Janice Sinden sees a long way back to what will assuredly be a new normal for theatre in Colorado
In early March, just two months ago, the Denver Center for the Performing Arts was riding high. Its theatrical venues full with Broadway and DCPA Theatre Company shows, the organization had recently announced its upcoming seasons for both. Along with the return of Hamilton in August, a lot of excitement surrounded the announcement of Theater of the Mind, an immersive theatre experience set for the fall co-created by former Talking Heads frontman David Byrne.
And then, coronavirus hit.
Along with theatres around the state and country, DCPA was forced to begin canceling or postponing shows. Layoffs and furloughs hit the staff, and a pall of sadness, inactivity and uncertainty settled over the Curtis Street arts complex in downtown Denver.
As of today, the Denver Center website still has shows on the calendar starting in August (including Hamilton, The Crown Live and 1776), but it’s far from certain whether any of those will go forward. (Update: The announcement to postpone Hamilton came May 14.)
To try to get a sense of where DCPA goes from here, OnStage Colorado met with Janice Sinden, the organization’s president and CEO. Over Zoom, of course, I asked Sinden how things were going, what might be next and how Colorado theatre patrons can expect the state’s flagship theatre organization to recover from this unprecedented state of affairs.
Editor’s note: The DCPA Theatre Company in late May announced the cancellation of its entire 2020/2021 season. Read more here.
Here’s the interview:
OnStage Colorado: How is everyone holding up at the theatre company and among your audience?
Janice Sinden: It’s such a loving and understanding group. They know what’s happening with all the theatres across the country, so it was not surprising when we made announcement that we’ll have to be conservative. There are lots of broken hearts and quite a few tears. We had an all-company call May 7 to give the “whys,” but we don’t have a lot of answers. We’ve got to make the programming decisions first, and then see what the impact will be on people.
Right now, there’s no certainty around Broadway, which is such a big part of our business. Uncertainty is ongoing, with 17 cancelled shows and more to come. We’re trying to be patient and plan accordingly.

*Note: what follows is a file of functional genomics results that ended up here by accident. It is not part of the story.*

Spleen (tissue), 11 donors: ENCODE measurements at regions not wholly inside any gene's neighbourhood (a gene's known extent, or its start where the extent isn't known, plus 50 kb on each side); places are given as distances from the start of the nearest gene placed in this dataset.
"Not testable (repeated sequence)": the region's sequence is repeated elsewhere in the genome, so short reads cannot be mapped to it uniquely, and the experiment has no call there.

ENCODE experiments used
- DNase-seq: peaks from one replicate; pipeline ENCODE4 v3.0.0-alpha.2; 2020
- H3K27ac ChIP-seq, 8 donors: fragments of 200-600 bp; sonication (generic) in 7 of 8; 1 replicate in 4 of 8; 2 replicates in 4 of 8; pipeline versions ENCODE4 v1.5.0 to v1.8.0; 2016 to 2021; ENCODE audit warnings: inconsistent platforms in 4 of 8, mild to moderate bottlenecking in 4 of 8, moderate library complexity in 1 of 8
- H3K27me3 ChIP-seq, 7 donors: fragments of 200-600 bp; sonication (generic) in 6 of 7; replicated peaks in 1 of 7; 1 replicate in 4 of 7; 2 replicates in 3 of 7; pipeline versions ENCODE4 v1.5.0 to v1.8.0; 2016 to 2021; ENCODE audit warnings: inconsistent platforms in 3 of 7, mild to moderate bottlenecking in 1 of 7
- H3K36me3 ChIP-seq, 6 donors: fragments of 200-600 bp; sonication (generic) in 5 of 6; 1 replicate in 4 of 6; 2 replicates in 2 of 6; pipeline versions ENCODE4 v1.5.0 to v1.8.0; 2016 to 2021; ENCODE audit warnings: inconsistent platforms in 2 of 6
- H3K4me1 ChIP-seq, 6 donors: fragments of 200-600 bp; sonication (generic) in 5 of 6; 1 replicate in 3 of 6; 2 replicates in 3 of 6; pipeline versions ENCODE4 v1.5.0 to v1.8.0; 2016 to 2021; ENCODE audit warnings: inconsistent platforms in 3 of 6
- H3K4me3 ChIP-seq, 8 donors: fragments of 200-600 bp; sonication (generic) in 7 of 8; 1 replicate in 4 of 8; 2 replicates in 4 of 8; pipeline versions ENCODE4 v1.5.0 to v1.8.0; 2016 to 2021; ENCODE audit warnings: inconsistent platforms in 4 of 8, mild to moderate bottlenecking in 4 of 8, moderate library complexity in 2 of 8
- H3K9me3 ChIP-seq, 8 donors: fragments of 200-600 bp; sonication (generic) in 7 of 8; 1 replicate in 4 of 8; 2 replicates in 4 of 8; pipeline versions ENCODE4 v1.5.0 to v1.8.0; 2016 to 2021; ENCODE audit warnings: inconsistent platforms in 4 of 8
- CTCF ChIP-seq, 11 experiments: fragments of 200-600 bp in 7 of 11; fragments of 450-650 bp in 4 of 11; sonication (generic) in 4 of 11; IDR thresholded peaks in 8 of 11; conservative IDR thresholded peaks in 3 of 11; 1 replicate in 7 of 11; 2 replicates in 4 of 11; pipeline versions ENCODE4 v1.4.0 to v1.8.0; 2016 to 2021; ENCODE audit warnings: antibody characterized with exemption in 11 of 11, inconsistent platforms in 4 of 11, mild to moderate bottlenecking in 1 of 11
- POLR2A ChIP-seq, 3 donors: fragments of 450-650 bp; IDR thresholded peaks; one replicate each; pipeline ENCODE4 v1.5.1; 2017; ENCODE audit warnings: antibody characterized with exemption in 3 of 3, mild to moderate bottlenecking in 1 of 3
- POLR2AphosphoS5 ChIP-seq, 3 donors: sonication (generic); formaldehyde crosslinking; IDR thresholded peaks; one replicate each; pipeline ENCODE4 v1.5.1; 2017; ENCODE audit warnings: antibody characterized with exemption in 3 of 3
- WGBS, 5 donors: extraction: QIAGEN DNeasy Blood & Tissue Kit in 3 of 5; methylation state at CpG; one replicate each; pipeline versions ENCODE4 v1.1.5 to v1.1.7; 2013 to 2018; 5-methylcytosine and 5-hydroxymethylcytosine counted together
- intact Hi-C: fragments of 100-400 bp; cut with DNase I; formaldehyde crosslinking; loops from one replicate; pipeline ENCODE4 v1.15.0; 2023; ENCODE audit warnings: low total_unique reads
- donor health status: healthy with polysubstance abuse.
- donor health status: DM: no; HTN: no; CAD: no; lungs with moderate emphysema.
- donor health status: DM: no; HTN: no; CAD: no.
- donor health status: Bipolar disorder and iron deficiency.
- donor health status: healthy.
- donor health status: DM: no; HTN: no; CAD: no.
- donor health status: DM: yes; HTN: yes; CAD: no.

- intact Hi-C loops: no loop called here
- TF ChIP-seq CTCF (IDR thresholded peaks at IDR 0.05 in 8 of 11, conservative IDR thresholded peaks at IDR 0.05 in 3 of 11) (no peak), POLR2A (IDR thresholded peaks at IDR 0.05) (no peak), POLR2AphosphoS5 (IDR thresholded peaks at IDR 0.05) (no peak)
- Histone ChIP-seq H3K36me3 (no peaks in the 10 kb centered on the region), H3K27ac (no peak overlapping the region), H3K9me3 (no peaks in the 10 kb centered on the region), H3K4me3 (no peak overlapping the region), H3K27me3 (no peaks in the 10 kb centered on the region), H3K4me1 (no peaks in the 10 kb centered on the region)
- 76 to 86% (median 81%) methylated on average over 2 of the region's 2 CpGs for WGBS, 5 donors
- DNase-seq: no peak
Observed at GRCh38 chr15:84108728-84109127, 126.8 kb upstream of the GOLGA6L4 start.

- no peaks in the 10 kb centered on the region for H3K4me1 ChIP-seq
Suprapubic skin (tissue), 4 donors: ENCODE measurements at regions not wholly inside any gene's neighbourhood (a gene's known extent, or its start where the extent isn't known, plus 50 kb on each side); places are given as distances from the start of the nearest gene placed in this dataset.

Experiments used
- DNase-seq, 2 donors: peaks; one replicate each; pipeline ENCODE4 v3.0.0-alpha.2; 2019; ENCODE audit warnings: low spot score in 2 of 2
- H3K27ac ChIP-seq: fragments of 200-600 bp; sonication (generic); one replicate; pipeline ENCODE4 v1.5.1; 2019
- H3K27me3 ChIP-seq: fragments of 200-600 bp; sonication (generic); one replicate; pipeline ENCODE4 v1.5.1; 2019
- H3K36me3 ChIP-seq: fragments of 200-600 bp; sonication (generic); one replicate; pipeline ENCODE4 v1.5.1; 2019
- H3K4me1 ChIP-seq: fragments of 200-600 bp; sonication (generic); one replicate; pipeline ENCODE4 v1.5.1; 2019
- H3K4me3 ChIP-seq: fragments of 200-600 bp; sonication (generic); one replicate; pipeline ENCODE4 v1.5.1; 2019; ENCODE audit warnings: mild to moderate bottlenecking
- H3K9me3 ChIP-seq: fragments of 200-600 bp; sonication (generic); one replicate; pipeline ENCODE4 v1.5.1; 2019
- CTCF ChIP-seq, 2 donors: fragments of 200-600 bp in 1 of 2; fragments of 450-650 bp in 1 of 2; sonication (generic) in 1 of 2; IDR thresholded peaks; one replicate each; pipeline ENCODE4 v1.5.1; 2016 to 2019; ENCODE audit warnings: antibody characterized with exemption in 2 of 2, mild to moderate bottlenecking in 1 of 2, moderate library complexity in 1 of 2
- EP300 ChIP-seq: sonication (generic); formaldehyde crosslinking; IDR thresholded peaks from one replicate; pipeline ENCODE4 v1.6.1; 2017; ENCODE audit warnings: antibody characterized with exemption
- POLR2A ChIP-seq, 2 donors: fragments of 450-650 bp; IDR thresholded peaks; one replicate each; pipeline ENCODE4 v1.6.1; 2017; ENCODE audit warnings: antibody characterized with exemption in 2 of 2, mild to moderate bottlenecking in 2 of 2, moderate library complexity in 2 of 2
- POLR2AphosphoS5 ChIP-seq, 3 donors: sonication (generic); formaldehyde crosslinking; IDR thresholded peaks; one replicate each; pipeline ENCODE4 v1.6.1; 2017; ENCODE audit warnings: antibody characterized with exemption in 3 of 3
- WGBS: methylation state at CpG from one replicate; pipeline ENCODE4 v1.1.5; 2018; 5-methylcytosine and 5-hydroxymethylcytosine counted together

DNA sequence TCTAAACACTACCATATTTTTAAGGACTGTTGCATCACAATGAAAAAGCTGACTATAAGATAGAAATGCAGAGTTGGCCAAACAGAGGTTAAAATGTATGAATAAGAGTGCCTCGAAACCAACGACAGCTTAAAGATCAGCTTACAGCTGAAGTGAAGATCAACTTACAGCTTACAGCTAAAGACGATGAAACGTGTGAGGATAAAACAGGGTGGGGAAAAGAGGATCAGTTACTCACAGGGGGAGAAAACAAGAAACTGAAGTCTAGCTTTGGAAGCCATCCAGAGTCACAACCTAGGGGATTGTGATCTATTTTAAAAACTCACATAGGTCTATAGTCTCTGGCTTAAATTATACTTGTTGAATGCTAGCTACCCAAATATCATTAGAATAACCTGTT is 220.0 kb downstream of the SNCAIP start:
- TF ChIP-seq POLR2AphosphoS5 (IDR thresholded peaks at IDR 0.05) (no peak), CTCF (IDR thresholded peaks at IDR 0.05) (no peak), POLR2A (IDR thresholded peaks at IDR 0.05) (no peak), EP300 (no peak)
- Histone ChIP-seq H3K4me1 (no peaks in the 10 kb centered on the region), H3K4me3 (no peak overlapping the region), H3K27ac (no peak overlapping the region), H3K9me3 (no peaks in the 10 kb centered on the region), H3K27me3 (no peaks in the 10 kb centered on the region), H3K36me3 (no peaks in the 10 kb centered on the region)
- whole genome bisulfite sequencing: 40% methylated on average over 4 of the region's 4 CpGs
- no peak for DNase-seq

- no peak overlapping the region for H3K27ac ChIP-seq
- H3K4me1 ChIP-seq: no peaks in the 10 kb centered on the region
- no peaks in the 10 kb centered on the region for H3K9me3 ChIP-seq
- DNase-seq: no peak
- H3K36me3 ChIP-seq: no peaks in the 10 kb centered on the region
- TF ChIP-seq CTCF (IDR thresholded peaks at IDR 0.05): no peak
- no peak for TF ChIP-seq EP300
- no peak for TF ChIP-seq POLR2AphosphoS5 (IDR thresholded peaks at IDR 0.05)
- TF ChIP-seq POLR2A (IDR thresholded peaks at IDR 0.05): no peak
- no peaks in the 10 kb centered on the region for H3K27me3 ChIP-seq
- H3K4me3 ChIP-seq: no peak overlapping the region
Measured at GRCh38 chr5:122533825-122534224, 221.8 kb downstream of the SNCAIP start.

OSC: Where does all this leave the theatre financially?
JS: Like most nonprofits, thankfully, our organization has an operating reserve and we have a foundation that holds our net assets. We’re a Tier 1 with (the Science and Cultural Facilities District) which helps a lot so we can continue to invest in education programming. So that’s a great area for us to focus in this year for students of all ages. Our (fundraising) Gala would have been this Saturday, so we’re trying to keep those folks engaged. The Women with Hattitude event was canceled, which helps support the Women’s Voices Fund. A heartbreaker. Plus, the (Sewell) Ballroom had to cancel dozens of events through July. That’s such an impact on the rest of the community, since many nonprofits used the ballroom for their fundraisers.
OSC: Lots of theatres are doing virtual events and performances online. Does DCPA have plans for that kind of thing?
JS: We’ve talked about maybe doing a virtual gala, virtual corporate events. We’ve also stood up an interim content working group chaired by (DCPA Theatre Company artistic director) Chris Coleman and Lisa Mallory, our vice president of marketing, to think of things we’ve done in the past to introduce the community to actors and playwrights and literary readings. We’re working on a plan right now, trying to figure out what would be interesting. We don’t want to put out content just for the sake of doing it; we want to ensure it’s something that would be of value to patrons.
It’s probably not going to be much in the way of putting shows up online. We have a wonderful team going through the archives to see what we have. But we’re live theatre, and we don’t want to send a message that we’re trying to replace that.